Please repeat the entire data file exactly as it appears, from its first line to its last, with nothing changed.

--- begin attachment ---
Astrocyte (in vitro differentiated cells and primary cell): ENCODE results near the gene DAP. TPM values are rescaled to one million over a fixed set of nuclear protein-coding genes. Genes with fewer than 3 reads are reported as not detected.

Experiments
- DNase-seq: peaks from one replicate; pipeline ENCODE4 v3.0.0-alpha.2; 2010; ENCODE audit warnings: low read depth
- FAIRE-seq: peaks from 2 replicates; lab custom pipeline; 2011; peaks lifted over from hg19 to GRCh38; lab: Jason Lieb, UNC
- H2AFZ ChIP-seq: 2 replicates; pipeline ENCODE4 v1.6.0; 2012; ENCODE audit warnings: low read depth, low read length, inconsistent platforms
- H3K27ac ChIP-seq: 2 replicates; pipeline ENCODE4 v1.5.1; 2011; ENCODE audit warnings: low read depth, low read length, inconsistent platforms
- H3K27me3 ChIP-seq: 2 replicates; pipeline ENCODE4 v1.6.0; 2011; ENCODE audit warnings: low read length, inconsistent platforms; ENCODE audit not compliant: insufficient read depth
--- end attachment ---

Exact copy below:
Astrocyte (in vitro differentiated cells and primary cell): ENCODE results near the gene DAP. TPM values are rescaled to one million over a fixed set of nuclear protein-coding genes. Genes with fewer than 3 reads are reported as not detected.

Experiments
- DNase-seq: peaks from one replicate; pipeline ENCODE4 v3.0.0-alpha.2; 2010; ENCODE audit warnings: low read depth
- FAIRE-seq: peaks from 2 replicates; lab custom pipeline; 2011; peaks lifted over from hg19 to GRCh38; lab: Jason Lieb, UNC
- H2AFZ ChIP-seq: 2 replicates; pipeline ENCODE4 v1.6.0; 2012; ENCODE audit warnings: low read depth, low read length, inconsistent platforms
- H3K27ac ChIP-seq: 2 replicates; pipeline ENCODE4 v1.5.1; 2011; ENCODE audit warnings: low read depth, low read length, inconsistent platforms
- H3K27me3 ChIP-seq: 2 replicates; pipeline ENCODE4 v1.6.0; 2011; ENCODE audit warnings: low read length, inconsistent platforms; ENCODE audit not compliant: insufficient read depth